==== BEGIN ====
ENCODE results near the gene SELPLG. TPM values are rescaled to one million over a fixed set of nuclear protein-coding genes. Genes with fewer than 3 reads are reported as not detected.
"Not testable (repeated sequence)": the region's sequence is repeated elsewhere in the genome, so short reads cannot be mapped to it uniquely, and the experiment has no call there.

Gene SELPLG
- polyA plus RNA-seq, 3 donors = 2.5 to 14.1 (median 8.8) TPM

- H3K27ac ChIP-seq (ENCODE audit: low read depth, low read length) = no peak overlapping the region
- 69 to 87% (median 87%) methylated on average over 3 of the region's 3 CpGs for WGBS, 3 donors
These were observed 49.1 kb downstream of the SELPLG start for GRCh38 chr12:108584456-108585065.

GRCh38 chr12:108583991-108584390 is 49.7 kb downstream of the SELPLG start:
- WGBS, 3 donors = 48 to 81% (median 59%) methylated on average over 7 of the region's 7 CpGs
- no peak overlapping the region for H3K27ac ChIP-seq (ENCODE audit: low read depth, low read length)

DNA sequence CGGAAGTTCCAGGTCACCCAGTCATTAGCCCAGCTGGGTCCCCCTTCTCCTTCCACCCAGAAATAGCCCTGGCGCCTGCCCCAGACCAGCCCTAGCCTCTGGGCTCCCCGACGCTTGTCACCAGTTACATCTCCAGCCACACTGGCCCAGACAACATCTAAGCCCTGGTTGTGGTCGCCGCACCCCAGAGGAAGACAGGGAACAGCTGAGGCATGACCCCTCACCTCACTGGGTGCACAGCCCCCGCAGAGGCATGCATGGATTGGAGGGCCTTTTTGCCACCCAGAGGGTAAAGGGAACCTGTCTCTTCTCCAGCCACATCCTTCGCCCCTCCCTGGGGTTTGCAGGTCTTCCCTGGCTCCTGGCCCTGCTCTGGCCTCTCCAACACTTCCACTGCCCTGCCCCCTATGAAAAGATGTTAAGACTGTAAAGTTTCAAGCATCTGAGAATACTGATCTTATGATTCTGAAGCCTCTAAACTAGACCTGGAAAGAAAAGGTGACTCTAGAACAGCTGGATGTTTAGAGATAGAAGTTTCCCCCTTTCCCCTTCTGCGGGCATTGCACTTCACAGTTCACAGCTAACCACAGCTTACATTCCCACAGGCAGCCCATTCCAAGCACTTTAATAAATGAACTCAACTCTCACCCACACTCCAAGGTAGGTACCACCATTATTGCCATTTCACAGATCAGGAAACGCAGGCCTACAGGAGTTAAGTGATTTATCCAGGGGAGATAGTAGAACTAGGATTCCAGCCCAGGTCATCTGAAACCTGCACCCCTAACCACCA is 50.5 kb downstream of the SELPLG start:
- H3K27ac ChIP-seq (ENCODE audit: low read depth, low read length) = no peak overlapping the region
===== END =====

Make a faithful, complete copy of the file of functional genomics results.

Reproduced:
ENCODE results near the gene SELPLG. TPM values are rescaled to one million over a fixed set of nuclear protein-coding genes. Genes with fewer than 3 reads are reported as not detected.
"Not testable (repeated sequence)": the region's sequence is repeated elsewhere in the genome, so short reads cannot be mapped to it uniquely, and the experiment has no call there.

Gene SELPLG
- polyA plus RNA-seq, 3 donors = 2.5 to 14.1 (median 8.8) TPM

- H3K27ac ChIP-seq (ENCODE audit: low read depth, low read length) = no peak overlapping the region
- 69 to 87% (median 87%) methylated on average over 3 of the region's 3 CpGs for WGBS, 3 donors
These were observed 49.1 kb downstream of the SELPLG start for GRCh38 chr12:108584456-108585065.

GRCh38 chr12:108583991-108584390 is 49.7 kb downstream of the SELPLG start:
- WGBS, 3 donors = 48 to 81% (median 59%) methylated on average over 7 of the region's 7 CpGs
- no peak overlapping the region for H3K27ac ChIP-seq (ENCODE audit: low read depth, low read length)

DNA sequence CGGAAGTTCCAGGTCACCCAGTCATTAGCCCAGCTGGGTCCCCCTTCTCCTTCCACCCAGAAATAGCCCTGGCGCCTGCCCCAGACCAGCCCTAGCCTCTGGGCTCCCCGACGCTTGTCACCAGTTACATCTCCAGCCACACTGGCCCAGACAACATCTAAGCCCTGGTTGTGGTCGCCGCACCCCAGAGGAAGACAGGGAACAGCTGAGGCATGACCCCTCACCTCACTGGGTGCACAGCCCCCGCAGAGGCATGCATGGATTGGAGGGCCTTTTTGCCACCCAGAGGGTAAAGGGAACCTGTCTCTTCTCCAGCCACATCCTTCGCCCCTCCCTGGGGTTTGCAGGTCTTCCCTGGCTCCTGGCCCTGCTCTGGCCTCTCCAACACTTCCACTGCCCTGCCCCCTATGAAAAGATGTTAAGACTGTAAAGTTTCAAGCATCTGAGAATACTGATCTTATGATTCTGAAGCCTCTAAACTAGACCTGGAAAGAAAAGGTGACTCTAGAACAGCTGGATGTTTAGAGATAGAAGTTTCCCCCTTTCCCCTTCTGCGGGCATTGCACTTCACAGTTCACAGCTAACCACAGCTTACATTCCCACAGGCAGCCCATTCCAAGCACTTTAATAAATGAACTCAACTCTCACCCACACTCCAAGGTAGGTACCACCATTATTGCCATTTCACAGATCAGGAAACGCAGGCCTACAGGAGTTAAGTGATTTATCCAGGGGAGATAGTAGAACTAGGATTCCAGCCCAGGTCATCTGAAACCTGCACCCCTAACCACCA is 50.5 kb downstream of the SELPLG start:
- H3K27ac ChIP-seq (ENCODE audit: low read depth, low read length) = no peak overlapping the region